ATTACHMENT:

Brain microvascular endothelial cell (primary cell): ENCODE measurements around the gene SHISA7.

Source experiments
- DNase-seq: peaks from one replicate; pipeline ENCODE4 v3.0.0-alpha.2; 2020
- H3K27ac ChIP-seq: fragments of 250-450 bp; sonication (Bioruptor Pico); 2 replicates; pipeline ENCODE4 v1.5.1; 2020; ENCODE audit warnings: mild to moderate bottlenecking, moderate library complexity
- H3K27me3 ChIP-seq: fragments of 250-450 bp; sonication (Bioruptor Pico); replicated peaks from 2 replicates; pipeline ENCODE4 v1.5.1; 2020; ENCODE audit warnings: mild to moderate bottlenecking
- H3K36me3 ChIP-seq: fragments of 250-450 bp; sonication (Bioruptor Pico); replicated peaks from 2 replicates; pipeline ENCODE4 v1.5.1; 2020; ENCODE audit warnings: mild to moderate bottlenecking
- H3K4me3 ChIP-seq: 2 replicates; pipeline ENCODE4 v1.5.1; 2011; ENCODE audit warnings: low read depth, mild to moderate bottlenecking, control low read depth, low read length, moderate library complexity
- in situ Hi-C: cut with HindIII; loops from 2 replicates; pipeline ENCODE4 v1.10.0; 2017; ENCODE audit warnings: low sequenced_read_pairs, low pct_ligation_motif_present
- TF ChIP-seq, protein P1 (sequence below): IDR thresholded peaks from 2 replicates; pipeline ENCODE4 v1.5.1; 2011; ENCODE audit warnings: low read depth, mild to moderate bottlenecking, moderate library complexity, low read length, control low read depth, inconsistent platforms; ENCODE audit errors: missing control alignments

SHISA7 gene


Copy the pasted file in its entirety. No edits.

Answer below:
Brain microvascular endothelial cell (primary cell): ENCODE measurements around the gene SHISA7.

Source experiments
- DNase-seq: peaks from one replicate; pipeline ENCODE4 v3.0.0-alpha.2; 2020
- H3K27ac ChIP-seq: fragments of 250-450 bp; sonication (Bioruptor Pico); 2 replicates; pipeline ENCODE4 v1.5.1; 2020; ENCODE audit warnings: mild to moderate bottlenecking, moderate library complexity
- H3K27me3 ChIP-seq: fragments of 250-450 bp; sonication (Bioruptor Pico); replicated peaks from 2 replicates; pipeline ENCODE4 v1.5.1; 2020; ENCODE audit warnings: mild to moderate bottlenecking
- H3K36me3 ChIP-seq: fragments of 250-450 bp; sonication (Bioruptor Pico); replicated peaks from 2 replicates; pipeline ENCODE4 v1.5.1; 2020; ENCODE audit warnings: mild to moderate bottlenecking
- H3K4me3 ChIP-seq: 2 replicates; pipeline ENCODE4 v1.5.1; 2011; ENCODE audit warnings: low read depth, mild to moderate bottlenecking, control low read depth, low read length, moderate library complexity
- in situ Hi-C: cut with HindIII; loops from 2 replicates; pipeline ENCODE4 v1.10.0; 2017; ENCODE audit warnings: low sequenced_read_pairs, low pct_ligation_motif_present
- TF ChIP-seq, protein P1 (sequence below): IDR thresholded peaks from 2 replicates; pipeline ENCODE4 v1.5.1; 2011; ENCODE audit warnings: low read depth, mild to moderate bottlenecking, moderate library complexity, low read length, control low read depth, inconsistent platforms; ENCODE audit errors: missing control alignments

SHISA7 gene